Top Rated Recommendations
The final element is: Top-rated. This recommender is terrific for shoppers – who get independent opinions about product quality and usefulness – and retailers – who see a reduction in returns and negative customer experiences.
The important thing to remember about all five of these recommendations is that they save shoppers time and effort. They also build excitement around their shopping experiences.
Shoppers can find them without having to search your site and without having to think about the specifics of what they want – because it’s right there for them to see.
Recommendations Are Personal
Recommended products validate shoppers’ decisions and add a social proof element to the recommendation, implying that since other people are doing it so should they. They are intended for new customers or even returning customers that may be influenced by what’s trending right now.
These recommendations are generally best used on homepages and can be even more effective if geo-targeted according to shopper location — after all, people in different locations buy different things. For example, someone in Miami won’t be interested in snow shovels, while someone in Boston wants to know what the most ergonomic snow shovel is.
You need to meet the wants of a growingly diverse group of shoppers, so your sites need to be flexible enough to provide an array of tools — without overwhelming any one shopper. Think of it as having a personalized site for every shopper who visits.
This is especially true of fashion, which reached almost $1 trillion in 2022. Our survey of 4,000 adults found that 50% of shoppers buy fashion online. But what’s fashionable in one place isn’t in another. And trending is especially important in fashion.
People abandoning websites without purchasing because of a lack of hyper-personalization, or 1:1 personalization, is on the rise. While only 6% last year, it more than doubled to 14% — and is likely to continue increasing as shoppers become more aware of how easy it makes it to shop.
Shoppers, especially in the growing Gen Z segment, are motivated by what others like them are buying. They want personalized shopping experiences underscored by recommendations that highlight hot, bestselling, new, and top-rated products as well as those with matching styles.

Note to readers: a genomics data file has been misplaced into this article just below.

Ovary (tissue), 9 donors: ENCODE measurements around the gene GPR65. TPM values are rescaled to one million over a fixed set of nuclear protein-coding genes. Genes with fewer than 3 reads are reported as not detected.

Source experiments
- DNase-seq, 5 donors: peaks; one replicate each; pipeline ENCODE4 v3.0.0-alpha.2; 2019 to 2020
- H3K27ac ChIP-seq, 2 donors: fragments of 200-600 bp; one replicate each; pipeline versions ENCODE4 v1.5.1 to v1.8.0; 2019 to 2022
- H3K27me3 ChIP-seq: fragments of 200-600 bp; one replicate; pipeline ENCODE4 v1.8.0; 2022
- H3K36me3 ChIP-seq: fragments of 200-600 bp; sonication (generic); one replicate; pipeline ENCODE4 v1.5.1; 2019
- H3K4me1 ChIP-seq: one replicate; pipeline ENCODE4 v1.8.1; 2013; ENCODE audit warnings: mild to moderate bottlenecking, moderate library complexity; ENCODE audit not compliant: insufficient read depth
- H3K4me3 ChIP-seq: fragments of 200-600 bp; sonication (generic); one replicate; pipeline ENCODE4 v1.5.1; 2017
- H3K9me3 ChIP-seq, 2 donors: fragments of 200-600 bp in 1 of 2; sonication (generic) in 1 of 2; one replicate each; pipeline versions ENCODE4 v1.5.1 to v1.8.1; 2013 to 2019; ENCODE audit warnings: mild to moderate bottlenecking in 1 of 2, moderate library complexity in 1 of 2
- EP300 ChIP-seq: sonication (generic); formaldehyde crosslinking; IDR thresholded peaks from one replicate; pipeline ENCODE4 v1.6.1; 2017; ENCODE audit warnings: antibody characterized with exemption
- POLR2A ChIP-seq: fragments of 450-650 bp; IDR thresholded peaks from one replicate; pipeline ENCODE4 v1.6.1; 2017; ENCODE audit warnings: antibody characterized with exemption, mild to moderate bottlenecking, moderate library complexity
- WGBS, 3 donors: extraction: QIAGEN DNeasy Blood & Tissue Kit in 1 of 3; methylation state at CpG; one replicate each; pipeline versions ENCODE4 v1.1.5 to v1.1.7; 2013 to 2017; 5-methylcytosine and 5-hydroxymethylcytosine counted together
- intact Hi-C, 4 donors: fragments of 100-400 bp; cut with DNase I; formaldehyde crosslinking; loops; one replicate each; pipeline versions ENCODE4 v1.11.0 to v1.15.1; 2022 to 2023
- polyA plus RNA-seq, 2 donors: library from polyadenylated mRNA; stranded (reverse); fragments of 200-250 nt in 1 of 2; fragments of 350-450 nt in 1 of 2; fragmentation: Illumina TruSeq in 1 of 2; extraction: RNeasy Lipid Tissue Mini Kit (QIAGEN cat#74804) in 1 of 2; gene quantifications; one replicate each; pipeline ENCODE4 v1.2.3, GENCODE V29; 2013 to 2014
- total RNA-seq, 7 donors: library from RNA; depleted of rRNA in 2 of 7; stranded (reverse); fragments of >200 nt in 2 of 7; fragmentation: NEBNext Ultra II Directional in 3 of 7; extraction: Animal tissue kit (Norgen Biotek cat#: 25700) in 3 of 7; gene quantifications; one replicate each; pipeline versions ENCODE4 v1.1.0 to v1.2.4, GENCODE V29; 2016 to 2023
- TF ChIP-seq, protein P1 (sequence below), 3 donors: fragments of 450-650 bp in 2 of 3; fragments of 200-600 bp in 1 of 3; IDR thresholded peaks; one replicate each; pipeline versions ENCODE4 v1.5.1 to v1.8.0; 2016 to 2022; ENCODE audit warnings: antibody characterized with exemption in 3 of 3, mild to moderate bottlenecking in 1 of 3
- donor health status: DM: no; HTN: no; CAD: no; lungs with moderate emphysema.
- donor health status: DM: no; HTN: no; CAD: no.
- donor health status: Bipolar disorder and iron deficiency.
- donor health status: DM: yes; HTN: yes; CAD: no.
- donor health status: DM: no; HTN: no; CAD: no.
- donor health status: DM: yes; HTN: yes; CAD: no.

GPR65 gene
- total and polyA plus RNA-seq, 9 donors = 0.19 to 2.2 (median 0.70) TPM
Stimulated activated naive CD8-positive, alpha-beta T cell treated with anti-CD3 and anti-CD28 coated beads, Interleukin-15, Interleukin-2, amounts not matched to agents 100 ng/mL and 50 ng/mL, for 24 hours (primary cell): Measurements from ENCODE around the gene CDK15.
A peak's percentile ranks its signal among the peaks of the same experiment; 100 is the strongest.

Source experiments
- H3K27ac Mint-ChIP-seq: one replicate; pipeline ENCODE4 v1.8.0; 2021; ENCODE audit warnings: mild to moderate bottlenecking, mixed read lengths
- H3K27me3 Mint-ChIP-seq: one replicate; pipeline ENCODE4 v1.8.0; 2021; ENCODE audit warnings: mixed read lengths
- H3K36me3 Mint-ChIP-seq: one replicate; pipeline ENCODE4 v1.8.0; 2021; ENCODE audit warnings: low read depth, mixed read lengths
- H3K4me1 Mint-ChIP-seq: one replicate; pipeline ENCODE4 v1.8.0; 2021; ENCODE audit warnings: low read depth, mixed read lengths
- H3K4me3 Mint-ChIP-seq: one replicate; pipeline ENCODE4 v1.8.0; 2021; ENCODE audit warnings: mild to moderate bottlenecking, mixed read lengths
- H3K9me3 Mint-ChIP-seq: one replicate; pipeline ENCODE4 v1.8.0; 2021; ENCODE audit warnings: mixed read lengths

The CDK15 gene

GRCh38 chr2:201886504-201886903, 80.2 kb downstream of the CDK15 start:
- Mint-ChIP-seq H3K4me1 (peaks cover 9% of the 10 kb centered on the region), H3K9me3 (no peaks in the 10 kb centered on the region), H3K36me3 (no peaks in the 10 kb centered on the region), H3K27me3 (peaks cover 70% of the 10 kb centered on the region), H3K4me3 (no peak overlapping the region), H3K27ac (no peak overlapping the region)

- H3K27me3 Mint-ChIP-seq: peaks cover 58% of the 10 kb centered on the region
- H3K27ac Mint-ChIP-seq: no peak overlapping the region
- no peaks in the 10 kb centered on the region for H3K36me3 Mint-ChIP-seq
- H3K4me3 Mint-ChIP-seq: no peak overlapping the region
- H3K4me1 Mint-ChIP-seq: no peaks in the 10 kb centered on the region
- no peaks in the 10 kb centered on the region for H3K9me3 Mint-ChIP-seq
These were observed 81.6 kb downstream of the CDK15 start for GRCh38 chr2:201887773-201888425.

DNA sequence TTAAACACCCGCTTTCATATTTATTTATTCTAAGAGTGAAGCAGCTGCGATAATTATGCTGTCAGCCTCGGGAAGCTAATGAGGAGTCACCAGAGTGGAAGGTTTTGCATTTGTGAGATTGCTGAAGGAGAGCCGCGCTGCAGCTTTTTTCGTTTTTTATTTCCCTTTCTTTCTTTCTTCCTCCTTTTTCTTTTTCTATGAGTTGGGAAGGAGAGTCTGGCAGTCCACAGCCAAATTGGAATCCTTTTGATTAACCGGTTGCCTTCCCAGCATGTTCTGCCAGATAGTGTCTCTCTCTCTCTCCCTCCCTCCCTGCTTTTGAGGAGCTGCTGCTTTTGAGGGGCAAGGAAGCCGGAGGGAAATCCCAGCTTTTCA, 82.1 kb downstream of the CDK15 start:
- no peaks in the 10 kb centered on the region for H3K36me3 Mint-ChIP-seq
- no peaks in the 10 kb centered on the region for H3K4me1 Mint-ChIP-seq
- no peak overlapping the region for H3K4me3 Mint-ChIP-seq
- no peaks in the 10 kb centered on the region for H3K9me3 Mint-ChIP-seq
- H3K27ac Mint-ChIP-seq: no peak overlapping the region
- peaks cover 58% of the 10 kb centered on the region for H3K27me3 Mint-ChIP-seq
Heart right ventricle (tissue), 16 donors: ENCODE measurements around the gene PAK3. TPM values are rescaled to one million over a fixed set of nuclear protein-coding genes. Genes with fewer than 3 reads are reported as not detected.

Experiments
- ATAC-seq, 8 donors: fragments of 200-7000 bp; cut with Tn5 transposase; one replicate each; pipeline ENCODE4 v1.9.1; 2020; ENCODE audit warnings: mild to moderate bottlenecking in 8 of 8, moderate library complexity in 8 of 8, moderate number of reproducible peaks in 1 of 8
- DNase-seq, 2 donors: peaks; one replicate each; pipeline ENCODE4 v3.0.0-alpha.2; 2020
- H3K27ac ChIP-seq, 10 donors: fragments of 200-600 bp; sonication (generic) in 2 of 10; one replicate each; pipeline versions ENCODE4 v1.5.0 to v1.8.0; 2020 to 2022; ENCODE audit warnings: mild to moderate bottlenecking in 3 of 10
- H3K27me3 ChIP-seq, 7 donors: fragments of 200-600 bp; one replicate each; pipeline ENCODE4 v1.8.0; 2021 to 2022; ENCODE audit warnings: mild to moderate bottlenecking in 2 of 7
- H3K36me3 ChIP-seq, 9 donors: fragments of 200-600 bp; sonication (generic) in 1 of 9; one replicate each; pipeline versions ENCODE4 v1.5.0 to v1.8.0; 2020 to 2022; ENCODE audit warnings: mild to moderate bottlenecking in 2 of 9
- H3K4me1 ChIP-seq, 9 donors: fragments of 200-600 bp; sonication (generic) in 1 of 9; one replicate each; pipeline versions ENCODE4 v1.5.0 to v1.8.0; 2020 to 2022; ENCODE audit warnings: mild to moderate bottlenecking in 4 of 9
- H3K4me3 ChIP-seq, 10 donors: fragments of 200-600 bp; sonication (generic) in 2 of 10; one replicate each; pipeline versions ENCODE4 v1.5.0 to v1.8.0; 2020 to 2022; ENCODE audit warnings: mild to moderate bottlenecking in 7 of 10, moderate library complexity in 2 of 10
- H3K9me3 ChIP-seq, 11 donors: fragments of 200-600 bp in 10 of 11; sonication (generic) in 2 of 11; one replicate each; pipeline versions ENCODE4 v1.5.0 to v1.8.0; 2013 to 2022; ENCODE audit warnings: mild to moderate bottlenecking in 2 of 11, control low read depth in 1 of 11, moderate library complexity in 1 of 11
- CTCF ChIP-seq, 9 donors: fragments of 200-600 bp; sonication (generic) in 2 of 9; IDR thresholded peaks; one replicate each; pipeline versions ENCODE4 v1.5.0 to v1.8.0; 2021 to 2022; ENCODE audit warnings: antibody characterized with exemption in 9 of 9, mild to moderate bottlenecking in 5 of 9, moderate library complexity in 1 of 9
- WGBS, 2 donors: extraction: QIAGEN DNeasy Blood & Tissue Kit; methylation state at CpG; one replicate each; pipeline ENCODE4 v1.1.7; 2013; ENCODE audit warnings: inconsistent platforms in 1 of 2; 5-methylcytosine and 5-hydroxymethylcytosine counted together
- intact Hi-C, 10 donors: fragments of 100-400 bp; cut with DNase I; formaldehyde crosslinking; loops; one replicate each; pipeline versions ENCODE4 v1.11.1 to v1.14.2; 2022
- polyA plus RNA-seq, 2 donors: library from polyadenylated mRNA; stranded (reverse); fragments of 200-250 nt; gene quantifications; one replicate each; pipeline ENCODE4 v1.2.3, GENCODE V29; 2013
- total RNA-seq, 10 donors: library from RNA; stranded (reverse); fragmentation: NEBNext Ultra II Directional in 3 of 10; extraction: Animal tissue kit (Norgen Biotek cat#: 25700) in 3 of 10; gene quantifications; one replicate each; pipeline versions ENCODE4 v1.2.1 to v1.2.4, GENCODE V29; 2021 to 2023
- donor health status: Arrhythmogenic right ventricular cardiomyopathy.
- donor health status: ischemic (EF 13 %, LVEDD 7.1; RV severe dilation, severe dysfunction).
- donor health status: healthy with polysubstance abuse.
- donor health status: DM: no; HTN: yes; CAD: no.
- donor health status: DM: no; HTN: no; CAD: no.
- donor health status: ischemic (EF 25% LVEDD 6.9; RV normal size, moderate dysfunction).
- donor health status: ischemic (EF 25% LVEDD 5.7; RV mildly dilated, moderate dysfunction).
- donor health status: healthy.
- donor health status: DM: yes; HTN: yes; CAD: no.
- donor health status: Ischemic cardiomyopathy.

Give Your Shoppers With What They Want
Personalization is knowing who someone is when they get to your site. Hyper-personalization is knowing what they want when they get there.
If that sounds like you might need a crystal ball connected to your website, let’s just say that you might know more about users, even cold-start ones, than you think. Your recommendation engine can use the following types of data to create context:
- First-party data
- Historic data
- IP address device
- Order data
- Margin data
- Time of day
- Behavioral data
- Product attributes
Having a site that shows consumers what they want before they know they want it is a powerful way to build brand loyalty.
Take Control of Recommendations
Robust search with Artificial intelligence and machine learning can help retailers use this data not only to personalize the shopping experience but to make their sites perform better for each customer — no matter what that person wants to see.
With all these recommenders, it’s important to know that you should be able to weigh the results based on business metrics. Layer on margin data or inventory data to promote the products that make the most sense to your bottom line.
Find a recommendation engine that allows you to draw attention not only to trending products but hot sales and/or seasonal products that would hold the most value and revenue during select parts of the year. Coveo provides a merchandising hub for you to control all product promotions – without the need for Jira tickets to your IT team.
Wondering what else goes into creating a personalized experience for each unique shopper? Check out our free white paper, The Ultimate Guide to Personalization in Ecommerce, for all the details.